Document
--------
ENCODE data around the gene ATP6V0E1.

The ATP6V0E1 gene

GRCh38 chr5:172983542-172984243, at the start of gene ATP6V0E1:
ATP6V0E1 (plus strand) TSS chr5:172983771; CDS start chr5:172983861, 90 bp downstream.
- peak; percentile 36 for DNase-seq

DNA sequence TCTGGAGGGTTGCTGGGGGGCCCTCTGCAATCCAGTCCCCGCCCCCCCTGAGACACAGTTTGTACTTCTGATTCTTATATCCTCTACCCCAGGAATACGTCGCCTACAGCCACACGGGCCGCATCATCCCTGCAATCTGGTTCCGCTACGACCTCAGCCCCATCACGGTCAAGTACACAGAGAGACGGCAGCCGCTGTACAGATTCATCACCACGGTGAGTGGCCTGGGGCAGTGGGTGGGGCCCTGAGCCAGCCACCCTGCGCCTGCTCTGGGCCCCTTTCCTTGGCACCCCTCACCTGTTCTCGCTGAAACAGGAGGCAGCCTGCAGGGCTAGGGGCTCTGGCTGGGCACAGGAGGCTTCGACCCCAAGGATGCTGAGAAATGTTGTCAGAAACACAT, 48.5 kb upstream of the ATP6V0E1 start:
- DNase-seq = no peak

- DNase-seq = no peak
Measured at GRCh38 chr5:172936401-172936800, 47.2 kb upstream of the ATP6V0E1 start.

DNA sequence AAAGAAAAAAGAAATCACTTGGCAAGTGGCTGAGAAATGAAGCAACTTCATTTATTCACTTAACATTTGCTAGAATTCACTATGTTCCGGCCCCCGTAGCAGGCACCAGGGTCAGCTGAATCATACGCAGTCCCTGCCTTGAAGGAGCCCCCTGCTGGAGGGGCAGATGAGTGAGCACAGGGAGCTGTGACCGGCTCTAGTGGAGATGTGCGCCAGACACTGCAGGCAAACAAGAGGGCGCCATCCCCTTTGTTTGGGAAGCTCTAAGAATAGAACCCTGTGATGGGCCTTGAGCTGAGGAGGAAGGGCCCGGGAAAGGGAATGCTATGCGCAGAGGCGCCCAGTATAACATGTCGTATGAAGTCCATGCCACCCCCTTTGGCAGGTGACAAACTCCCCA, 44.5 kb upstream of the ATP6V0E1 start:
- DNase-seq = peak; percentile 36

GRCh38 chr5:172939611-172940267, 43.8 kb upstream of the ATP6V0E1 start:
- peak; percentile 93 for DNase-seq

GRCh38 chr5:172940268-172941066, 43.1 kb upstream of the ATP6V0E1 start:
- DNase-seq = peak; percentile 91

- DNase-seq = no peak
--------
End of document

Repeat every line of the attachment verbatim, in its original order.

ENCODE data around the gene ATP6V0E1.

The ATP6V0E1 gene

GRCh38 chr5:172983542-172984243, at the start of gene ATP6V0E1:
ATP6V0E1 (plus strand) TSS chr5:172983771; CDS start chr5:172983861, 90 bp downstream.
- peak; percentile 36 for DNase-seq

DNA sequence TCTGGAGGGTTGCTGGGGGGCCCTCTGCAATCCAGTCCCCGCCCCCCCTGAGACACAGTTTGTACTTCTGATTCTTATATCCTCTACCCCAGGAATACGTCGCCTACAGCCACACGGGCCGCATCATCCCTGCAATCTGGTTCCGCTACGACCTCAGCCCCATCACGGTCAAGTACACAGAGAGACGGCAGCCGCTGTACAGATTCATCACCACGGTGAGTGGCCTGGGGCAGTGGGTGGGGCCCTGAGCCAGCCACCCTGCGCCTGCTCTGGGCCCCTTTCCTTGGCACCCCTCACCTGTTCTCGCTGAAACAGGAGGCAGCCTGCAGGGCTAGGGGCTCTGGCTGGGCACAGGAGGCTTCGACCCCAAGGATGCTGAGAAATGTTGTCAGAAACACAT, 48.5 kb upstream of the ATP6V0E1 start:
- DNase-seq = no peak

- DNase-seq = no peak
Measured at GRCh38 chr5:172936401-172936800, 47.2 kb upstream of the ATP6V0E1 start.

DNA sequence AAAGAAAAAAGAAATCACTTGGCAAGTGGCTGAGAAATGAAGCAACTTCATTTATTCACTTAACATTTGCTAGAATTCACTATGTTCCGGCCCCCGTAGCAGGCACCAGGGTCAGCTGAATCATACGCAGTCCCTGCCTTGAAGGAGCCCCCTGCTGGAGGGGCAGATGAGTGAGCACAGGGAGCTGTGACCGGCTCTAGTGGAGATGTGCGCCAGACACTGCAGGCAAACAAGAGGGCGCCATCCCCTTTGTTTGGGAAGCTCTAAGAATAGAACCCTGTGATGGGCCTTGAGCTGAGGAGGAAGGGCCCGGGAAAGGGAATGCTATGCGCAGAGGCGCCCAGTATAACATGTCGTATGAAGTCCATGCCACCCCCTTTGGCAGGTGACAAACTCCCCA, 44.5 kb upstream of the ATP6V0E1 start:
- DNase-seq = peak; percentile 36

GRCh38 chr5:172939611-172940267, 43.8 kb upstream of the ATP6V0E1 start:
- peak; percentile 93 for DNase-seq

GRCh38 chr5:172940268-172941066, 43.1 kb upstream of the ATP6V0E1 start:
- DNase-seq = peak; percentile 91

- DNase-seq = no peak